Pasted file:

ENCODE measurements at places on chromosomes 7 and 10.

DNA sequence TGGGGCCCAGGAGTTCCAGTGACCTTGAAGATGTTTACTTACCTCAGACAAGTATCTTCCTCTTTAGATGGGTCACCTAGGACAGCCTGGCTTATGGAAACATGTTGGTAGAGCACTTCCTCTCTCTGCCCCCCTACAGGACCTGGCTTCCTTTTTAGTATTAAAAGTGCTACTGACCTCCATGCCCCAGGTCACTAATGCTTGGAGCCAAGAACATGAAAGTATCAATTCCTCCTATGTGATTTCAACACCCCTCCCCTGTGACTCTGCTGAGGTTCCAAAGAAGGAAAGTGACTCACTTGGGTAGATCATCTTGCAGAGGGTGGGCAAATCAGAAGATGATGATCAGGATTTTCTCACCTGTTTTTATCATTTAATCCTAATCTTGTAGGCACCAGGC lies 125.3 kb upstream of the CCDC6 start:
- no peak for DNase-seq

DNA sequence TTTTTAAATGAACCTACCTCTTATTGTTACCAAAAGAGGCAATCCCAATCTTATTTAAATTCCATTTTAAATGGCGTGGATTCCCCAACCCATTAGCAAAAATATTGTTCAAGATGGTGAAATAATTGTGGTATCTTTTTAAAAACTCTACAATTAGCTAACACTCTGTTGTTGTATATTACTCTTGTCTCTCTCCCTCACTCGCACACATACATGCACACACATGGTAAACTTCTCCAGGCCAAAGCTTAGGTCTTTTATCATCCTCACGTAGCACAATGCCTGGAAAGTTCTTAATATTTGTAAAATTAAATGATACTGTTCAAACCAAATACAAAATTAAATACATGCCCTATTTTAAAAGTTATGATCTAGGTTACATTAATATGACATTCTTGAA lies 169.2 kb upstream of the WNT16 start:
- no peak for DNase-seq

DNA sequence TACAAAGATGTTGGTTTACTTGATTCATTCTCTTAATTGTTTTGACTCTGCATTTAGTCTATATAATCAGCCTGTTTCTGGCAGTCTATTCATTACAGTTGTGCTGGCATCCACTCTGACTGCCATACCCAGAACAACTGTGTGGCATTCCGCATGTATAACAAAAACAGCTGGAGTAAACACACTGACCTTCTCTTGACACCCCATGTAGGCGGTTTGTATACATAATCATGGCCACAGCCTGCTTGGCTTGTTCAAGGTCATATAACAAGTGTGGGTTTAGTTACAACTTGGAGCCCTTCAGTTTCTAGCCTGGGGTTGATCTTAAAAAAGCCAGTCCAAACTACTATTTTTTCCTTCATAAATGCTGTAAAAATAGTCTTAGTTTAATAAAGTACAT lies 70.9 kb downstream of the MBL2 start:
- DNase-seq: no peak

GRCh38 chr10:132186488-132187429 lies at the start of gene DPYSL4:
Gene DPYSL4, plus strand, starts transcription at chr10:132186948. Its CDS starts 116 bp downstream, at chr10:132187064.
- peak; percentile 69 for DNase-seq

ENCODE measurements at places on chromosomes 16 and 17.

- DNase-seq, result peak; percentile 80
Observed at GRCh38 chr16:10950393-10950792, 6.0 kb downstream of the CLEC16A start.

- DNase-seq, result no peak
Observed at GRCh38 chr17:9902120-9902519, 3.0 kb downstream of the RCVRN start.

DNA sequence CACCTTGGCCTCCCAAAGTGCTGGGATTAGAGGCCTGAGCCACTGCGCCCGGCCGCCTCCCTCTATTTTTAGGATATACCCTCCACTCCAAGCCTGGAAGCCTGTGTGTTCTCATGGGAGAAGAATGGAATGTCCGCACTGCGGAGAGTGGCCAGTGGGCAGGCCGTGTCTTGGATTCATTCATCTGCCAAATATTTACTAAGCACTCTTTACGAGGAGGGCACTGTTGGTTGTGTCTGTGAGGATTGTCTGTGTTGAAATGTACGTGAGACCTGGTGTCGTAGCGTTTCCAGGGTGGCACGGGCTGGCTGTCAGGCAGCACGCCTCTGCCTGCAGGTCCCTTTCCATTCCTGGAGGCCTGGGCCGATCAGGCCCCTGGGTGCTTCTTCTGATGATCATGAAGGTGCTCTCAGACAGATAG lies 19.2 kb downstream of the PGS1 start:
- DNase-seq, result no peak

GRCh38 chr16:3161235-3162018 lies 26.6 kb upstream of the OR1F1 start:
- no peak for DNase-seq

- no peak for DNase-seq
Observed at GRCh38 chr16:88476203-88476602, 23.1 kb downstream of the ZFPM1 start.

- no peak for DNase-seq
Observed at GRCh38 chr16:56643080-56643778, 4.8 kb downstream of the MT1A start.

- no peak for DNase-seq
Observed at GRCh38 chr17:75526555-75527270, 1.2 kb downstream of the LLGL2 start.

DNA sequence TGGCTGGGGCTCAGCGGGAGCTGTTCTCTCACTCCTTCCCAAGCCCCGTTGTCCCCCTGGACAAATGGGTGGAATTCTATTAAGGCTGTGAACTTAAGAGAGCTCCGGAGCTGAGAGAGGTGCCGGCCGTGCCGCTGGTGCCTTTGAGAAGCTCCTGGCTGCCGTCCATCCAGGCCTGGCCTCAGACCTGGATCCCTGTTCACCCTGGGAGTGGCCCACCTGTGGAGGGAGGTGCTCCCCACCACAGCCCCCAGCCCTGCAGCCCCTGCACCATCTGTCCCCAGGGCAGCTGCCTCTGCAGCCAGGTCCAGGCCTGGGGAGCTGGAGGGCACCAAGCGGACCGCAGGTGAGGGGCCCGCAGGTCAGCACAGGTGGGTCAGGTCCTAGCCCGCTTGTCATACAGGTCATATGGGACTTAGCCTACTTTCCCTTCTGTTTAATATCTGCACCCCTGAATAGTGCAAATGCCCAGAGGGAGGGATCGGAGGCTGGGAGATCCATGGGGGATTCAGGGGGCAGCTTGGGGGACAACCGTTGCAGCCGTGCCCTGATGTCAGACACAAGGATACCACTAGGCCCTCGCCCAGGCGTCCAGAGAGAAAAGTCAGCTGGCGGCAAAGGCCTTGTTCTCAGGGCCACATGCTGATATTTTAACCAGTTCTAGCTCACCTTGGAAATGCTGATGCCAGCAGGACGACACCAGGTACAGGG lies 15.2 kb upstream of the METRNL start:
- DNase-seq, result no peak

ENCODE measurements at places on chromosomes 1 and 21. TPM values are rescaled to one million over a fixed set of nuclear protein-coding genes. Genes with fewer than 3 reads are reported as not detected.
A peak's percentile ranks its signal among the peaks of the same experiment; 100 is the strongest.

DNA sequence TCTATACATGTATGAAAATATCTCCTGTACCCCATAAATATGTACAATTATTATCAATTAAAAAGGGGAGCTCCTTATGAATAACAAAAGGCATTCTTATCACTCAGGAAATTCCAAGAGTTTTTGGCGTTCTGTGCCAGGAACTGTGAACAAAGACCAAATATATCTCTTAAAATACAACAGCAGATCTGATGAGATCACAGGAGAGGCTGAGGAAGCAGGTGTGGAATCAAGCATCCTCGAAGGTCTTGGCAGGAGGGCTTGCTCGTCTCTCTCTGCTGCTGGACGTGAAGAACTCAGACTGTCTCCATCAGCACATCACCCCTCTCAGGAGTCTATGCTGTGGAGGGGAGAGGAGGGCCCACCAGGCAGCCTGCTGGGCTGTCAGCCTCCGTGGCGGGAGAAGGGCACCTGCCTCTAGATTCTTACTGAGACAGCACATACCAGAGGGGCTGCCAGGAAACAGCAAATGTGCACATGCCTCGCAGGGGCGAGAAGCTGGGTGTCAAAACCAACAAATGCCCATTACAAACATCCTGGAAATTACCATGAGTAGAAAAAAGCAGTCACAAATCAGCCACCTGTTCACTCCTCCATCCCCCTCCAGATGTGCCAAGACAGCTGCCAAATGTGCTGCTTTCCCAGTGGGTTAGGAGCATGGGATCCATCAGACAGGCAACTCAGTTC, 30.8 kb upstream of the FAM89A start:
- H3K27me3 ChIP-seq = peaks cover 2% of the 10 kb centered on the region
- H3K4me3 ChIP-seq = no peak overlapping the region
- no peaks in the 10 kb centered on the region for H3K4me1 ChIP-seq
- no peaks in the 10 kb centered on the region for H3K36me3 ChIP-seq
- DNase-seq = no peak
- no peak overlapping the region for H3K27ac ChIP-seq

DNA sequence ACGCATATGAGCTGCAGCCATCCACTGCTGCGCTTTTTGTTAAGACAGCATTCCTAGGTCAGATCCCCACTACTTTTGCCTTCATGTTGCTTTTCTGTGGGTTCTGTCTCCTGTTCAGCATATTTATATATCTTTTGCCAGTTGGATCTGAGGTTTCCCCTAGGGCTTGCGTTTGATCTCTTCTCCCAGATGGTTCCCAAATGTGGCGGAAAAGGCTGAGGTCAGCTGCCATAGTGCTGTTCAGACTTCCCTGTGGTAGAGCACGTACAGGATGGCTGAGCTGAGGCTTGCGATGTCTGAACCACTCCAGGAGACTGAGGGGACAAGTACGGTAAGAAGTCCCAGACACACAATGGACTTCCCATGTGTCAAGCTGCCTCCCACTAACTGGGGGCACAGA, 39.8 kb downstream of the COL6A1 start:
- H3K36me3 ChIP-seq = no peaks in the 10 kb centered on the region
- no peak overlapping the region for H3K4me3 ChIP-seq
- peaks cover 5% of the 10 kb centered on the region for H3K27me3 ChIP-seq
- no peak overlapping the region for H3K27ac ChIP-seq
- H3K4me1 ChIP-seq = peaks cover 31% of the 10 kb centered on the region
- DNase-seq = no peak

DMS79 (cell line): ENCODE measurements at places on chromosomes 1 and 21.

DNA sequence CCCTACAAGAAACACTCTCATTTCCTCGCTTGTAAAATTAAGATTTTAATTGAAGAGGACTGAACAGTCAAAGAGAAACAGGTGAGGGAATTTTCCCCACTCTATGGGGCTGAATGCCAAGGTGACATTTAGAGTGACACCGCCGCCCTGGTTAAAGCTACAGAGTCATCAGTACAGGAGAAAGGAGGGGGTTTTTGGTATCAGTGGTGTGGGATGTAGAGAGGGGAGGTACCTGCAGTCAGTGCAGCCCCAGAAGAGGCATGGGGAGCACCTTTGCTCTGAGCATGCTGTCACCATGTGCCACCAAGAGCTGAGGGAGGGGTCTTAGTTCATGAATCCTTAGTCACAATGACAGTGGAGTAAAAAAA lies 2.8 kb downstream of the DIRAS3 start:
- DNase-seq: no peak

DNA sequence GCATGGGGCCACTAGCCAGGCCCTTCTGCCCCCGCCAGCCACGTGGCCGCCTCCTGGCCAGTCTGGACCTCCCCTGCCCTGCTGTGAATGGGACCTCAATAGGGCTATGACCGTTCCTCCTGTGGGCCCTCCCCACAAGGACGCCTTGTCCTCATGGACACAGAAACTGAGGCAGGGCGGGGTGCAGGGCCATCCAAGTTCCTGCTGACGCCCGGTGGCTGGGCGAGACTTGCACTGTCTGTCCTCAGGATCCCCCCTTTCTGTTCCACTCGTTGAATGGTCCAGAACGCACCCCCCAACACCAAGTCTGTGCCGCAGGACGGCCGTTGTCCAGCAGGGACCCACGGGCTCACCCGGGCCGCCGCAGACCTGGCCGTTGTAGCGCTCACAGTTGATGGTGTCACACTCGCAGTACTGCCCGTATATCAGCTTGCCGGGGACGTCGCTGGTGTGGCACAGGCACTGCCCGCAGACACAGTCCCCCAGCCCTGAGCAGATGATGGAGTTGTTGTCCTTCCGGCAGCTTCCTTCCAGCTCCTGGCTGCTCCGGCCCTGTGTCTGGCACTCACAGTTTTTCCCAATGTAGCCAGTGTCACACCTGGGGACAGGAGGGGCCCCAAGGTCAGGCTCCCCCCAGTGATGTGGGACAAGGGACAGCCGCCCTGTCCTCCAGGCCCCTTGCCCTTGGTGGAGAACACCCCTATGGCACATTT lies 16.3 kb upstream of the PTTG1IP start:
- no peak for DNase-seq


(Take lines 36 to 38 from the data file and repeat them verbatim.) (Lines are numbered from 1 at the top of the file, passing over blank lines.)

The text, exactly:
- no peak overlapping the region for H3K27ac ChIP-seq

DNA sequence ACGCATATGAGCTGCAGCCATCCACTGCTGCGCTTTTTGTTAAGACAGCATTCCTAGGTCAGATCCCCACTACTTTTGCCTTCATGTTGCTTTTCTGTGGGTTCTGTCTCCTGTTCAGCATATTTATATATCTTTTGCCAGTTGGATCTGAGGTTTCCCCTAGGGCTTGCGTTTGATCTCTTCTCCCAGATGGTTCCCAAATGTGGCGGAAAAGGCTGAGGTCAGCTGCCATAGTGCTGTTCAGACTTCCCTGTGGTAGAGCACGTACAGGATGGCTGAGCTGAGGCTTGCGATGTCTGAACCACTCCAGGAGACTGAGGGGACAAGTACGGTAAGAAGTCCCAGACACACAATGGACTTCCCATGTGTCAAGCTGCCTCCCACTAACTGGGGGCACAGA, 39.8 kb downstream of the COL6A1 start:
- H3K36me3 ChIP-seq = no peaks in the 10 kb centered on the region